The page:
Development Projects Featuring “Resilience” to Climate Change (Pt 2)

Pt 1 on the subject, a couple weeks back, was about The Wharf, a 24-block resilient development along 1 mi. of Washington, DC waterfront.

Today: Harvard’s Spaulding Rehab Hospital, located in the Inner Harbor of Boston. And, a late addition of related interest.

© Steinkamp Photography

Spaulding, set in Boston’s former Charlestown Navy Yard and opened in 2013, is designed for 4 days of “island mode” operations. All of the mechanical equipment, and the 13k volt electric switch-gear/service (drawn through a concrete chase) is located on the roof of the 9-story $225m building. Overall, it’s reported that resilence-programmed design and construction added about $1.5m to total development costs.

Designed by Perkins+Will, the 1st floor of the building is 30 in. above the 500-yr. flood elevation, keeping water out even during a catastrophic flood. A flooded 1st floor would not affect ongoing hospital care operations on the floors above.

© McNamara Salvia

Large blocks of granite discovered during site excavation have been repurposed as berms arranged to direct floodwaters from Boston Harbor and the Little Mystic River away from the property. Rapid site drainage from flooding has also been designed into the waterfront landscaping.

Another important concept of resilience, sheltering in place, is provided through keyed, operable (triple-glazed) windows that also afford significant daylighting. Another is a very high level of building insulation throughout. It’s reported that the energy EUI (energy use intensity) of the 262,000 sf, 132-bed hospital is 150 Btu/sf/yr. That’d be about half of that of the average American hospital.

(250kW gas-fired CHP roof-top plant – photo credit: Alex Wilson)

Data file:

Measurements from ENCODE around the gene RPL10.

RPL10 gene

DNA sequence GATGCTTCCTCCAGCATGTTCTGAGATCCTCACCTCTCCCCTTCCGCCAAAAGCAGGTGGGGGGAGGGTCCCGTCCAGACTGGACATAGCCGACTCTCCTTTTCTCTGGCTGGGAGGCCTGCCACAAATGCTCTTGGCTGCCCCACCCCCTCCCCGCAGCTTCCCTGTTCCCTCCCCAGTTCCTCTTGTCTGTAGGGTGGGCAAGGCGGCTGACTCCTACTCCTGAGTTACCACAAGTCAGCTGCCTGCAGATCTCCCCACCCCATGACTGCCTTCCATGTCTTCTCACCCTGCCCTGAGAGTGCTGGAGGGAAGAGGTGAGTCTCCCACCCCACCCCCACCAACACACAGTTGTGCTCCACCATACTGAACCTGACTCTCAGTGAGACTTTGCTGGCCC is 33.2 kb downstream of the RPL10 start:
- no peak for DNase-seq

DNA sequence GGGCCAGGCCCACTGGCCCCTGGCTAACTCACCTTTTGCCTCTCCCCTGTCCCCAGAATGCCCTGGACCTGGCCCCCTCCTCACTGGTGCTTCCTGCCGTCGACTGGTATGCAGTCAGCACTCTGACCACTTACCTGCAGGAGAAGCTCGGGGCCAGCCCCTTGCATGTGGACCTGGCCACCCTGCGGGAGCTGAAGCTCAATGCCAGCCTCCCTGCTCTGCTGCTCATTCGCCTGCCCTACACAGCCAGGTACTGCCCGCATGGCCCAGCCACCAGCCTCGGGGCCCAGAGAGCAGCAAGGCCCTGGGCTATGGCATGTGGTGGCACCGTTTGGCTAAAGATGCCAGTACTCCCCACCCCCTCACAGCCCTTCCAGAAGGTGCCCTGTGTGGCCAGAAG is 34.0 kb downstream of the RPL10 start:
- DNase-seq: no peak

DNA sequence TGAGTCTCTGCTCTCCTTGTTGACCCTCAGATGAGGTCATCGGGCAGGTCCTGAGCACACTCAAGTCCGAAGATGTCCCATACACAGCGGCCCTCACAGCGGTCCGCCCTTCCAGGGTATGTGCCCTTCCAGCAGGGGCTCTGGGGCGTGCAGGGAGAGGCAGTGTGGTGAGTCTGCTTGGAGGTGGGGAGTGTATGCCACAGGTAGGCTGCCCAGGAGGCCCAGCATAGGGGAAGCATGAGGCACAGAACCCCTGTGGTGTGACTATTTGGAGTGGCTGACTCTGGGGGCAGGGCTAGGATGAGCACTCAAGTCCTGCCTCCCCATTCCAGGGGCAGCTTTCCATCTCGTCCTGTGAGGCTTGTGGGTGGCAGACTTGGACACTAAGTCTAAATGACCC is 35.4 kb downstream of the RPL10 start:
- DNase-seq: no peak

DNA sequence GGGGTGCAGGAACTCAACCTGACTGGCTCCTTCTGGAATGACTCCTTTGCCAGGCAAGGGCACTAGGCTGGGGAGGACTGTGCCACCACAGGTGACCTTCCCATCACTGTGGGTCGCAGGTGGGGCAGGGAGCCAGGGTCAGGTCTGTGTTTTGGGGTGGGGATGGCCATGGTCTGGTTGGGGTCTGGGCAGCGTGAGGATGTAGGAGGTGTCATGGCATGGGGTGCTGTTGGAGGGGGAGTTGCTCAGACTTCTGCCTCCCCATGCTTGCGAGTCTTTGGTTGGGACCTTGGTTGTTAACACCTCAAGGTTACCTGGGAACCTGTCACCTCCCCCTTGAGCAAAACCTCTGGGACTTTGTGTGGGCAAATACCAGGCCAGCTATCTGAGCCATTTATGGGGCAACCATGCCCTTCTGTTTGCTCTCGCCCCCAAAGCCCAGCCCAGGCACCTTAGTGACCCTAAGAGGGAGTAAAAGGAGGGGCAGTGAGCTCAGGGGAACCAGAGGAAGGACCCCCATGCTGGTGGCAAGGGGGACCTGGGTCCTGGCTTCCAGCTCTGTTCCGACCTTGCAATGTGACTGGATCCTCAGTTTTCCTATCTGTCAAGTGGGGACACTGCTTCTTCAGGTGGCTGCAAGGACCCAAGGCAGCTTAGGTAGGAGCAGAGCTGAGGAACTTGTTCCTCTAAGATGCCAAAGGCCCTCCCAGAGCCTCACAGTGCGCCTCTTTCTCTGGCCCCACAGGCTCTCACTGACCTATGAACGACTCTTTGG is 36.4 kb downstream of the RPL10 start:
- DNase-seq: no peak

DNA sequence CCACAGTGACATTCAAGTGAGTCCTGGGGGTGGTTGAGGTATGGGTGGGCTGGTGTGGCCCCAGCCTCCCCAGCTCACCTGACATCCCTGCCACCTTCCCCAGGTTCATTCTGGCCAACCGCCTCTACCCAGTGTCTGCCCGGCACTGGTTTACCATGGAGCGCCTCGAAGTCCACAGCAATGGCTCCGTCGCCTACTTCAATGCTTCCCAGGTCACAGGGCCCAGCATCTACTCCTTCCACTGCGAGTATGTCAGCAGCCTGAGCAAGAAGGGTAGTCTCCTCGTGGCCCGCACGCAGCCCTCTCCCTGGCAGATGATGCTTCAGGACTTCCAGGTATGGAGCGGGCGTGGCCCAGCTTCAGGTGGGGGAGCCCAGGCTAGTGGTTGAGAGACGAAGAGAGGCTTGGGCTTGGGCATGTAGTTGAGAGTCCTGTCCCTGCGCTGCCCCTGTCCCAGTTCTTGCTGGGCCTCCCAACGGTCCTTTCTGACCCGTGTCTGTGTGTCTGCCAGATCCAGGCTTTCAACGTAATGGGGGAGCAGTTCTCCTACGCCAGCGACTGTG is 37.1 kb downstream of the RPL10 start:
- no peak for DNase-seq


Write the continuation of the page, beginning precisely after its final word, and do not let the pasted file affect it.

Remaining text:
(gas booster for CHP system – photo credit: Alex Wilson)

Co-generation on-site provides about 25% of the building’s power needs, aimed at peak demand periods. Captured waste heat is used for water heating and other sues.

Power redundancy is provided by 2 rooftop back-up diesel generators which can power certain operating requirements for at least 4 days; or longer if electrical loads can be dialed back. The fuel tank and pump, located in the basement, are encased in a submarine-like bunker.

From the most recent presentation on Resilience attended (I walked a few blocks from my office to attend this one on the M.I.C.A. campus) came some knowledge about a fascinating project for Staten Island, NY. Daunting engineering, for one. Watch for it soon.

Return to Old Stomping Grounds for a Look at Flood Mitigation Devices

In Annapolis, city officials are considering flood mitigation devices to protect its historic City Dock area. Unlike new construction projects or a singular major renovation of an existing property where a business/es operate, the historic City Dock is populated by scores of mom-‘n-pop retailers, museums, restaurants, the Market House, a hotel and several B&Bs, and some retail or restaurant chains. Hard to elevate streets of ’em to storm surge and projected sea rise levels due to global warming.

AquaFence USA is one of two companies recently invited to demonstrate their mobile fence protection product.

The Capital‘s Chase Cook wrote: “The fence is a raised structure of varying heights [4′-8’] and a base that sits underwater. The weight of the water on the base prevents the forward momentum of the water from pushing over the fence, company officials said. And each plate is interlocked to the other with tarps that make it possible to shift and shape the fence as needed.

“Constructed of marine grade laminate, stainless steel, aluminum and reinforced PVC canvas, AquaFence systems become stronger as floodwater pressure is applied.” (Source: company’s website.)

The other company is U.S. Flood Control Corp. which displayed its TigerDam product.



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